Anyway, I’ve finally grabbed a couple of minutes to look into the problem and came across a Fix on CNET.

1. Click Start, click Accessories, the right click on Command Prompt and choose “run as administrator”, then type regsvr32 jscript.dll, and then hit enter.

2. Type regsvr32 vbscript.dll then hit enter.

3. Now type exit and hit enter. Now try media player and it should work.

I’m not sure how those files became unregistered but running both regsvr32 commands from Start -> Run has done the trick for me.

Awesome, now I can listen to music before everyone else gets into the office!

Halo: Reach – Matchmaking

ArmaitusThe other day I wrote about the latest and last release from Microsoft and Bungie in the Halo franchise, Halo: Reach.

When I wrote that, I had played 50% of the single player Campaign and had spent a couple of hours matchmaking.

Since then I have reached something of an impasse with the Campaign – too many Brutes with Gravity Hammers and not enough Plasma Grenades for my play style.  So to improve my skills to deal with this, I’ve pretty much dedicated my time to matchmaking in the Rumble Pit.

The rumble pit is an open playlist allowing for all kinds of casual online fragging of random strangers.

There are a number of playlists in Reach, divided into Invasion (Team based Spartans vs Elite), Arena (Ranked matches) and Competitive (Non-ranked matches).

Rumble Pit is one of the competitive playlists, encompassing a whole range of lone wolf game types. I’ve already written about the replay value brought about by Halo: Reach’s Commendation and Credits system but neither compare to the variety of play styles that abound in matchmaking.

When entering the matchmaking lobby, you are matched with players who have similar preferences and a similar skill set to yourself. When sufficient players are found you are offered a choice of three game types to vote for, the majority vote wins. If the vote is tied, the first in the list wins.

Screen Shot

Not the face! Not the face!

The game types available in Rumble Pit are:

  • Slayer (Including: Slayer Pro, Slayer DMRs, Classic Slayer, Elite Slayer)
    The Slayer types represent the staple of online death-matching, log in and frag fellow fools until one of you scores 25 kills or the timer runs out.Reach’s basic Slayer comes complete with a selection of loadouts for players to get to grips with, each coming with a different mix of weapons and armour abilities. I tend to favour the stealth loadout with its Active Cammo – weapons are irrelevant as there are plenty to pick up.  Slayer Pro seems to lock down to 2 similar loadouts, my favourite having a Needle Rifle and Plasma Grenades – honestly there is nothing more satisfying than sticking a plasma grenade to somebody’s face as they try to gun you down.

    Slayer DMRs removes the HUD’s motion tracker and equips everybody with DMRs and the Sprint armour ability.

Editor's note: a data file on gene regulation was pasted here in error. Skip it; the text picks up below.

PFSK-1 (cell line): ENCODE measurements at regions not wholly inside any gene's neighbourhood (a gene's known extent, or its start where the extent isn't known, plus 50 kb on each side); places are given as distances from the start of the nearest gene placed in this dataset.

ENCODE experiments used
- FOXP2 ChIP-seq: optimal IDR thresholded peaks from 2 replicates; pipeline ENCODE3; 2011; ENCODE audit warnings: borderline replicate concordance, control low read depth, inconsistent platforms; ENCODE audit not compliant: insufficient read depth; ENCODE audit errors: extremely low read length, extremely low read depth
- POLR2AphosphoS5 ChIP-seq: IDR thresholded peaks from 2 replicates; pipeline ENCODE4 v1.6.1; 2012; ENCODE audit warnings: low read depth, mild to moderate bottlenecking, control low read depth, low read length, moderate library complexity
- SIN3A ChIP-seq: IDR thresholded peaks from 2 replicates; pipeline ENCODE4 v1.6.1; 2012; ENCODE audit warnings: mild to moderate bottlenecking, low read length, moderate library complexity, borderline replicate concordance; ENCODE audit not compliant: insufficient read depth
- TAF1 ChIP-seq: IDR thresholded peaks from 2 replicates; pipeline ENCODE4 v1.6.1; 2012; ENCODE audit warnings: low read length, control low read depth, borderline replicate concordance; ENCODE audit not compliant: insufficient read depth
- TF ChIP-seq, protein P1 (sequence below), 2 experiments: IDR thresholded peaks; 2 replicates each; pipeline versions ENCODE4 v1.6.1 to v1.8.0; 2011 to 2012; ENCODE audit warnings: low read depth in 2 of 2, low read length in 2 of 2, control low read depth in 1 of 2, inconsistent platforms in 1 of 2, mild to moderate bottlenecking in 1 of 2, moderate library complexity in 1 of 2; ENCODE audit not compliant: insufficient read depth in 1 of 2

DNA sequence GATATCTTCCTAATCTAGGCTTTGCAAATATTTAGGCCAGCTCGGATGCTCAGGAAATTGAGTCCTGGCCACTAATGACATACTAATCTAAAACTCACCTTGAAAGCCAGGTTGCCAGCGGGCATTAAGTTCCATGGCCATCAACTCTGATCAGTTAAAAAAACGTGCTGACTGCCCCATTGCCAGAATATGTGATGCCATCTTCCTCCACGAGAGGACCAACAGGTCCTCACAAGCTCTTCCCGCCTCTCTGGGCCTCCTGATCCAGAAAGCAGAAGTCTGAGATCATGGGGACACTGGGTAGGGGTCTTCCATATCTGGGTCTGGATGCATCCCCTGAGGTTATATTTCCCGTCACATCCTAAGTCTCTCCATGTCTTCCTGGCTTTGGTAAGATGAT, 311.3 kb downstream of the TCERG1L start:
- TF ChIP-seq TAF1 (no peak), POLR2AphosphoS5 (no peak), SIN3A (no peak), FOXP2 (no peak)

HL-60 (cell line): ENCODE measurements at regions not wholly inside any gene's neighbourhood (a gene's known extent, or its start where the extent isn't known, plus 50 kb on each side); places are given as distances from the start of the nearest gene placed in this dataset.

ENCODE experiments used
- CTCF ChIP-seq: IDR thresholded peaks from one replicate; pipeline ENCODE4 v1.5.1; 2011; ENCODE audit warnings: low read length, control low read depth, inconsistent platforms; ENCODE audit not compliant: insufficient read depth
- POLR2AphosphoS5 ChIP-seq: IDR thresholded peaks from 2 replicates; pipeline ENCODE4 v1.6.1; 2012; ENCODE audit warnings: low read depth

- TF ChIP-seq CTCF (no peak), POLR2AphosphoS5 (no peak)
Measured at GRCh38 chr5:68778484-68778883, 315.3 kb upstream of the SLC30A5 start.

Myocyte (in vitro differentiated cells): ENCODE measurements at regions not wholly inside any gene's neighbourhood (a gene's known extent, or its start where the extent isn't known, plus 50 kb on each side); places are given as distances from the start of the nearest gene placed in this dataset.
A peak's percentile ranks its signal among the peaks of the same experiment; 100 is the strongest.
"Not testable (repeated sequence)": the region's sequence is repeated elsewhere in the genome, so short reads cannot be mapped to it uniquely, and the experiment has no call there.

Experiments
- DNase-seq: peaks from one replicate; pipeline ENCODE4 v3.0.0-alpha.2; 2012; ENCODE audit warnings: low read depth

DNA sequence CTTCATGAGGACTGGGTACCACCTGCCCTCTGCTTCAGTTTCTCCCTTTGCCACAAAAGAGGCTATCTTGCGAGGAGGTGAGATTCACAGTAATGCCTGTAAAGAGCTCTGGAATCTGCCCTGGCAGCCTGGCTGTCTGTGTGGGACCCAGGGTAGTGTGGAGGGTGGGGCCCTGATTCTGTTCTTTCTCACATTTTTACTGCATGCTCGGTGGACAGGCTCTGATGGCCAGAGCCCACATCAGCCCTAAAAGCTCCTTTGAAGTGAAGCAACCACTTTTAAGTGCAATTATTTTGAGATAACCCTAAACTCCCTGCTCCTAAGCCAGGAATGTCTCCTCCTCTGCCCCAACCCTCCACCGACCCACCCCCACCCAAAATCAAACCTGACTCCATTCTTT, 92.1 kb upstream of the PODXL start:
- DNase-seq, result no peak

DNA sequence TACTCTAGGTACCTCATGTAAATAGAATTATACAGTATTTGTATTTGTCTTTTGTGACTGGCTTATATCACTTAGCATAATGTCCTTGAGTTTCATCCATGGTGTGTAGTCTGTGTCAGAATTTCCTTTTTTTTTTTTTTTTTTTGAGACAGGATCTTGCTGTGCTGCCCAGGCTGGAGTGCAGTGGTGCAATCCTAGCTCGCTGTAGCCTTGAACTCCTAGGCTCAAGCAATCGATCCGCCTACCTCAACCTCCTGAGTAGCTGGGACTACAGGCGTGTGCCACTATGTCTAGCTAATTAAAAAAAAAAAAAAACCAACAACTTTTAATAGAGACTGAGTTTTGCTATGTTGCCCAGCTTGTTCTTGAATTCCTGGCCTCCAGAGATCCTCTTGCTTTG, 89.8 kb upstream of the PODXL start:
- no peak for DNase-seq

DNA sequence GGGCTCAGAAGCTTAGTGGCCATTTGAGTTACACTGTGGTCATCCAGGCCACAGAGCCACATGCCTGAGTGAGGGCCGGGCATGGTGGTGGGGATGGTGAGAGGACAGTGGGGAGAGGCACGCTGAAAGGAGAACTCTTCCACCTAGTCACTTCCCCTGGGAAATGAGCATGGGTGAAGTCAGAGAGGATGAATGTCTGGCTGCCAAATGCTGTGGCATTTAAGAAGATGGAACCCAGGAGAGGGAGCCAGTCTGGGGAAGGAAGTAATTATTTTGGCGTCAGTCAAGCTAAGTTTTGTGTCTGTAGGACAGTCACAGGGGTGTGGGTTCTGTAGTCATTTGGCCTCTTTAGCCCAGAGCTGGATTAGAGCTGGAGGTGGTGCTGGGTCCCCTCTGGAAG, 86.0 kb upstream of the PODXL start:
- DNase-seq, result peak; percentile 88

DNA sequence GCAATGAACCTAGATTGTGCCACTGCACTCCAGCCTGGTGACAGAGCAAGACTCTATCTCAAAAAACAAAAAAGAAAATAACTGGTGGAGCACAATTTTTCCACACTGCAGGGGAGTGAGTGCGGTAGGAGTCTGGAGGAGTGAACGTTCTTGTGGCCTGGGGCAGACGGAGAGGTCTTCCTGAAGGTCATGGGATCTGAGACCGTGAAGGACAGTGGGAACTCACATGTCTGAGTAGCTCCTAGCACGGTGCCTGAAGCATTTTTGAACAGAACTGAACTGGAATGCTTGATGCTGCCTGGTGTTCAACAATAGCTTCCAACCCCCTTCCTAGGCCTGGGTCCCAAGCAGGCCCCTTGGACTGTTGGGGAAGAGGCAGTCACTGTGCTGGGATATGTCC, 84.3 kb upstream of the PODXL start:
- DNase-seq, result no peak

Classic Slayer is the plain old-school Slayer, with no loadouts.

    My overall favourite from the Slayer category has to be Elite Slayer, everyone plays as Elites with Elite loadouts – and more importantly, Plasma Grenades from the start.

    My Profile Bar

  • Headhunter (Including: Headhunter Pro)
    I’ve only played Headhunter once, it was hectic and doesn’t seem to be voted for much in the lobby.  The idea is that every kill results in a skull being dropped; players collect these skulls (up to 10 at a time I think) and deliver them to a goal area that constantly relocates around the map.  The winner is the first to a set number of skulls – I scored 5.  I think Headhunter Pro is the same but skulls are only dropped from headshots.
  • Oddball
    By far my favourite game type, sadly unpopular in the lobbies of late. The aim of Oddball is to grab the one skull that exists on the map and keep hold of it for a set amount of time. Whilst holding the skull you can’t use your armour abilities or weapons but you can beat people down with melee attacks from the skull.  I can’t express enough how much I love Oddball
  • Infection (Including: Safe Havens)
    What a waste of bytes.  I despise Infection and it’s even lamer clone, Safe Havens. Infection pits three “Zombies” against the rest of the players.  Every player killed spawns as a zombie, thus increasing the number of zombies.   When zombies are killed they just respawn, so I fail to see how the spartans can ever “win”.  Infection is ridiculously popular in lobbies, I’ve seen players quit just because the majority vote has been for Infection; a shame, what’s the point in democracy if we don’t all agree to abide by it… but there you go.I’ve played games where I am the last man standing and I’ve just hidden in a hard to reach place… yawn-tastic.Safe Havens is exactly the same, except it has an area of the map within which non-zombies are safe from harm. This area relocates around the map; all it really does is delay the inevitable zombie victory.